Midterm exam: A more detailed look… 45 multiple-choice questions (1 point each = 45 points) - PowerPoint PPT Presentation

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Midterm exam: A more detailed look… 45 multiple-choice questions (1 point each = 45 points)
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Midterm exam: A more detailed look… 45 multiple-choice questions (1 point each = 45 points)

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  1. Midterm exam: A more detailed look… • 45 multiple-choice questions (1 point each = 45 points) • 5 math questions w/ calculator (1 point each = 5 points) • 1 “long” (3-part) FRQ (30 points = 30 points) • 3 “short answer” FRQ parts (20 pts = 20 points) • TOTAL = 100 points We’ll be doing an in-class review session on Friday and additional review during the scheduled afternoon sessions next week.

  2. Ch. 21: The Genetic Basis of Development The development of an organism from a zygote to an embryo to an adult is a delicate process that involves much genetic control!

  3. Chapter 21: The Genetic Basis of Development • How do we study development in the genetics-based lab? -Model organisms -fruit fly, nematode worm, mouse, etc.

  4. DROSOPHILA MELANOGASTER (FRUIT FLY) CAENORHABDITIS ELEGANS (NEMATODE) Figure 21.2 Model Organisms for Genetic Studies of Development Drosophila - small, easy & cheap to culture - 2 week generation time - 4 chromosomes - LARGE literature of info C elegans - easy to culture - transparent body with few cell types - zygote to mature adult in 3 days 0.25 mm

  5. Chapter 21: The Genetic Basis of Development Zygote 0 First cell division Germ line (future gametes) Outer skin, nervous system Nervous system, outer skin, mus- culature Musculature, gonads Time after fertilization (hours) Musculature 10 Hatching Intestine Intestine Eggs Vulva ANTERIOR POSTERIOR 1.2 mm -The complete cell lineage of the C. elegans nematode is known…

  6. ARABIDOPSIS THAMANA (COMMON WALL CRESS) MUS MUSCULUS (MOUSE) DANIO RERIO (ZEBRAFISH) Mouse - vertebrate - LARGE literature - transgenics & knock-outs

  7. Chapter 21: The Genetic Basis of Development (b) Tadpole hatching from egg (a) Fertilized eggs of a frog Figure 21.3a, b • How does a zygote transform into an organism? • Cell division 2) Cell differentiation 3) Morphogenesis—”creation of form/shape”

  8. (a) Animal development. Most animals go through some variation of the blastula and gastrula stages. The blastula is a sphere of cells surrounding a fluid-filled cavity. The gastrula forms when a region of the blastula folds inward, creating a tube—a rudimentary gut. Once the animal is mature, differentiation occurs in only a limited way—for the replacement of damaged or lost cells. Gut Cell movement Zygote (fertilized egg) Eight cells Blastula (cross section) Gastrula (cross section) Adult animal (sea star) Cell division Morphogenesis Observable cell differentiation (b) Plant development. In plants with seeds, a complete embryo develops within the seed. Morphogenesis, which involves cell division and cell wall expansion rather than cell or tissue movement, occurs throughout the plant’s lifetime. Apical meristems (purple) continuously arise and develop into the various plant organs as the plant grows to an indeterminate size. Seed leaves Shoot apical meristem Root apical meristem Zygote (fertilized egg) Two cells Embryo inside seed Plant Figure 21.4a, b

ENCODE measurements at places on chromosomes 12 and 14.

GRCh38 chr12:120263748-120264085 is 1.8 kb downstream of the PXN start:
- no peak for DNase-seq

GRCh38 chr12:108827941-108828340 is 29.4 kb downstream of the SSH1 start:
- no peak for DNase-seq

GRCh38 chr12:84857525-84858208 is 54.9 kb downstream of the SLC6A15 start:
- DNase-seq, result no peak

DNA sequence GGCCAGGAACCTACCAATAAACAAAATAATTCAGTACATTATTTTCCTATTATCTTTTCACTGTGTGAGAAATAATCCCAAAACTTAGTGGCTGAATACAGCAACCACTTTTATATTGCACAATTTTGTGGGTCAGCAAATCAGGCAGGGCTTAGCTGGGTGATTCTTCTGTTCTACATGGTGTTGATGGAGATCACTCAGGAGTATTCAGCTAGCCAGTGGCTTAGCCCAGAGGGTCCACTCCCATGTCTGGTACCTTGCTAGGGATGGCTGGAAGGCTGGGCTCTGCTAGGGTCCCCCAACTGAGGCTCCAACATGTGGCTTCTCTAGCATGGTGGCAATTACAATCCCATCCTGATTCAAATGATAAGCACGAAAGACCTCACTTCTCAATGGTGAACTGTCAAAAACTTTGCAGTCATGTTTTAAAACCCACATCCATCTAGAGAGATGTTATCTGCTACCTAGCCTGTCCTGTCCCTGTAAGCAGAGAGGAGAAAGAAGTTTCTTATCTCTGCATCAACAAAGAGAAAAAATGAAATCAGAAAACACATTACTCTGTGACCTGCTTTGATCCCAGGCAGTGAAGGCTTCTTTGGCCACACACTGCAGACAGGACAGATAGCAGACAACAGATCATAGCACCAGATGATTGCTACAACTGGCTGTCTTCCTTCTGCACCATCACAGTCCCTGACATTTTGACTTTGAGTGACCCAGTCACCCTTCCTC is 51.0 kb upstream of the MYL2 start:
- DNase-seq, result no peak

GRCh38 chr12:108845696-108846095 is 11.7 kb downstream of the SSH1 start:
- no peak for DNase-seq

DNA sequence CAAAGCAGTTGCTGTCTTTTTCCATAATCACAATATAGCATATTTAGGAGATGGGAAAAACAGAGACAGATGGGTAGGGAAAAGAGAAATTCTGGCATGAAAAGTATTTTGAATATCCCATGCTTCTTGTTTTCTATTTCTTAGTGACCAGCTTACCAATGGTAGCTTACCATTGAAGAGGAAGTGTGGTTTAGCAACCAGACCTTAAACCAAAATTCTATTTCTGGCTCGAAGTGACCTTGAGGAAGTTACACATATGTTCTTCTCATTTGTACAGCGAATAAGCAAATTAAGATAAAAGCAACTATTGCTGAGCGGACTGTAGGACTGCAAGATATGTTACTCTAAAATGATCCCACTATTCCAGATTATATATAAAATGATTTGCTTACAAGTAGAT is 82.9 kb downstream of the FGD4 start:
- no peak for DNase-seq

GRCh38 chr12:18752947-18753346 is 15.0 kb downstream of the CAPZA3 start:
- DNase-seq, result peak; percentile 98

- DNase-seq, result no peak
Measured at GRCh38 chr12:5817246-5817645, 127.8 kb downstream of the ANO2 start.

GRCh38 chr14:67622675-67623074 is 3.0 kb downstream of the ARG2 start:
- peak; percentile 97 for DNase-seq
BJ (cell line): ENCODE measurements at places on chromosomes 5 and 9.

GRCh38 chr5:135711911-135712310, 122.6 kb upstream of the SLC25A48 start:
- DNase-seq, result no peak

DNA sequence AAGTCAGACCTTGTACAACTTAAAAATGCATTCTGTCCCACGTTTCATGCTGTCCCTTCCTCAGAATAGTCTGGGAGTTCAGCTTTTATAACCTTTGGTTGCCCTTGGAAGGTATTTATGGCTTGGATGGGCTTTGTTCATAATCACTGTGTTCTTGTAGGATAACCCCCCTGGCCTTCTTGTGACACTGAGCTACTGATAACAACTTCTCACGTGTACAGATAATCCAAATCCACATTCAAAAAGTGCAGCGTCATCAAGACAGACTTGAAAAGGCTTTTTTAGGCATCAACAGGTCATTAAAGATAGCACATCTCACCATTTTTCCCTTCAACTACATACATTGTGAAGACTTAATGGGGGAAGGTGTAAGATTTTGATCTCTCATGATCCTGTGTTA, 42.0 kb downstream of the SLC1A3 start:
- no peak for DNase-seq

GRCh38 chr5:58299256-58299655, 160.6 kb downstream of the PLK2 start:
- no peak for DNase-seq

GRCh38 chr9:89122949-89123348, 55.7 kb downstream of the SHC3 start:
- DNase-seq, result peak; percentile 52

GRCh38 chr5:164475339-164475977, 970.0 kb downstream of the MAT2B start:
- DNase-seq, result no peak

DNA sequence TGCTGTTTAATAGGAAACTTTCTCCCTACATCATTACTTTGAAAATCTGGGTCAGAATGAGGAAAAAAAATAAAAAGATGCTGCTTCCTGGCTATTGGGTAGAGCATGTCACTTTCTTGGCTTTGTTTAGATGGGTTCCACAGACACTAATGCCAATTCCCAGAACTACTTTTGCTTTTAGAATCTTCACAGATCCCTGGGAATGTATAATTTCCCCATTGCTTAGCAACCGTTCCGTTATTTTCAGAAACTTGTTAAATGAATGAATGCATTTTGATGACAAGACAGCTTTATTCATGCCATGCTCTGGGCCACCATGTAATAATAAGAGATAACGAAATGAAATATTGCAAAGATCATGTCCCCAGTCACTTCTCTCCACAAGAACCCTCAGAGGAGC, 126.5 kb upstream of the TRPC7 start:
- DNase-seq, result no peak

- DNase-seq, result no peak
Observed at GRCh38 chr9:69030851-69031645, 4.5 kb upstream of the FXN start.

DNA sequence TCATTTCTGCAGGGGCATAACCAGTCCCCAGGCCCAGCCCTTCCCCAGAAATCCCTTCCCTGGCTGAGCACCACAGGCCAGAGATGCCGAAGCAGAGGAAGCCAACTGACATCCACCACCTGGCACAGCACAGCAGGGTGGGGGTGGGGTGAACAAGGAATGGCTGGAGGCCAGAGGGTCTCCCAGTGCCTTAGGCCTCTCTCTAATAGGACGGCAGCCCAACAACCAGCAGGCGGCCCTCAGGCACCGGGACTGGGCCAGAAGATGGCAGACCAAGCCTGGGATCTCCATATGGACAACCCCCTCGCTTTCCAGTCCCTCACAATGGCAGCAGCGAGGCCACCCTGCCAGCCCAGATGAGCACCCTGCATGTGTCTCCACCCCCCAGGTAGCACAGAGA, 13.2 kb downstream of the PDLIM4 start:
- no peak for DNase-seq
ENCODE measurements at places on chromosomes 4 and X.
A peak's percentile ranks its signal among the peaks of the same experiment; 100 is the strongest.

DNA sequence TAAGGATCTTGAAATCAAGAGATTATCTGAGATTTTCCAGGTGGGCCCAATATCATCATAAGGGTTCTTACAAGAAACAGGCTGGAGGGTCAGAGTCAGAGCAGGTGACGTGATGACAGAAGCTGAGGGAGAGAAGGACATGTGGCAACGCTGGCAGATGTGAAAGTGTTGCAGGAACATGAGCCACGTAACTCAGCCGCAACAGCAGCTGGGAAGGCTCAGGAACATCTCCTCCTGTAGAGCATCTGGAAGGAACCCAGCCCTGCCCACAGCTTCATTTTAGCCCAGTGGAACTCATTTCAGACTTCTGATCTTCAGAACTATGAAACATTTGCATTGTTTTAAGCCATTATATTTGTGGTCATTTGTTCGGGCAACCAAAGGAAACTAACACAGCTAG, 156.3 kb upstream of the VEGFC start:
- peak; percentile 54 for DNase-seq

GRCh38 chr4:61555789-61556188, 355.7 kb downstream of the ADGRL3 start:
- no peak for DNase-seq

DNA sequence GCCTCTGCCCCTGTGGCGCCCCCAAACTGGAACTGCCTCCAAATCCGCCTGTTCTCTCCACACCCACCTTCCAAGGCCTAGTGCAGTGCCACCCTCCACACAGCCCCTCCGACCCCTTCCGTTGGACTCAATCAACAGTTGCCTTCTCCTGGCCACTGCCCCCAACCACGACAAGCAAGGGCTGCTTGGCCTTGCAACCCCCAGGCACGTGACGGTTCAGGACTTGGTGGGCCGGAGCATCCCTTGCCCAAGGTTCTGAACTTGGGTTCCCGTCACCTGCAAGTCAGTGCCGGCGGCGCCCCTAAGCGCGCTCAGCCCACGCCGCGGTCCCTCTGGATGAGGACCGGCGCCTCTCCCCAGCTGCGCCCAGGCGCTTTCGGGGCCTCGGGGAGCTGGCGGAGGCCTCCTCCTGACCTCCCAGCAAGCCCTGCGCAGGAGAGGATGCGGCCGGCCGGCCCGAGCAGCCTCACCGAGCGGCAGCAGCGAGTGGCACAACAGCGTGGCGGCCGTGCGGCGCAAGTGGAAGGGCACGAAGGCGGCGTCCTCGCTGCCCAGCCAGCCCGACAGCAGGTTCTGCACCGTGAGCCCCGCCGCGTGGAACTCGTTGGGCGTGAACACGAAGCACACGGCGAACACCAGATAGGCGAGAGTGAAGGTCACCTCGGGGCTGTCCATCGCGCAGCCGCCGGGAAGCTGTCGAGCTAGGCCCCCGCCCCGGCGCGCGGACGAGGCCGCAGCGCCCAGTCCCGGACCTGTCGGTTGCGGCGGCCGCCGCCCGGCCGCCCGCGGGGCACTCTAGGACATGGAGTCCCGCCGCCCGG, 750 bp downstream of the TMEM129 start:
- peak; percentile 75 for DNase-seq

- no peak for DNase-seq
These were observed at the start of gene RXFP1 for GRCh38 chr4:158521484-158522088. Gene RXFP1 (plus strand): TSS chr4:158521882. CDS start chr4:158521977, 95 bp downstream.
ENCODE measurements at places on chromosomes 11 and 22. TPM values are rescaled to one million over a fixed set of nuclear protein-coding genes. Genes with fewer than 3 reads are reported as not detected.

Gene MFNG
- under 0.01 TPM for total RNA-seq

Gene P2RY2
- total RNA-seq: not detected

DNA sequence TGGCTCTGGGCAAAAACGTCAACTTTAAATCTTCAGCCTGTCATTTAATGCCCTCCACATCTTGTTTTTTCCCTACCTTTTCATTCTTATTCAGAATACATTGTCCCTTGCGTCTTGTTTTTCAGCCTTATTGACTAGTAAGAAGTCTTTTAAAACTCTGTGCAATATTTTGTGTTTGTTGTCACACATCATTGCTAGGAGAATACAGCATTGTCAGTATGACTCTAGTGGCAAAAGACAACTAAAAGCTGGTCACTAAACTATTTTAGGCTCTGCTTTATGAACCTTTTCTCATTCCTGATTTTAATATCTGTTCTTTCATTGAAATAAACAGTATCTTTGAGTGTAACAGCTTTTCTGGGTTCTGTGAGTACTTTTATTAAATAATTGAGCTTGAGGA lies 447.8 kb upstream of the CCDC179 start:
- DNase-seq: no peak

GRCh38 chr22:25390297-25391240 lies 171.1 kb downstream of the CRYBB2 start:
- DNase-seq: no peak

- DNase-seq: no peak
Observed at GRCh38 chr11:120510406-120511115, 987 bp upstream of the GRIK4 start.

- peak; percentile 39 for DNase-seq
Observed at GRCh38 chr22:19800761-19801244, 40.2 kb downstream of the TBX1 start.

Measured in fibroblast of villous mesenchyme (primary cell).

9. Chapter 21: The Genetic Basis of Development • How do we study development in the genetics-based lab? • How does a zygote transform into an organism? • How do cells become differentiated? -All cells have the same DNA, so differential gene expression must be the explanation!

  10. Researchers enucleated frog egg cells by exposing them to ultraviolet light, which destroyed the nucleus. Nuclei from cells of embryos up to the tadpole stage were transplanted into the enucleated egg cells. EXPERIMENT Frog tadpole Frog egg cell Frog embryo Fully differ- entiated (intestinal) cell Less differ- entiated cell Donor nucleus trans- planted Enucleated egg cell Donor nucleus trans- planted <2% develop into tadpoles Most develop into tadpoles Figure 21.6 • -Once a cell is differentiated, it’s difficult to “de-differentiate.”

  11. Transverse section of carrot root CONCLUSION EXPERIMENT 2-mg fragments Fragments cul- tured in nutrient medium; stir- ring causes single cells to shear off into liquid. Single cells free in suspension begin to divide. Embryonic plant develops from a cultured single cell. Plantlet is cul- tured on agar medium. Later it is planted in soil. A single Somatic (nonreproductive) carrot cell developed into a mature carrot plant. The new plant was a genetic duplicate(clone) of the parent plant. RESULTS Adult plant At least some differentiated (somatic) cells in plants are totipotent, able to reverse their differentiation and then give rise to all the cell types in a mature plant. Figure 21.5 However, plants behave differently…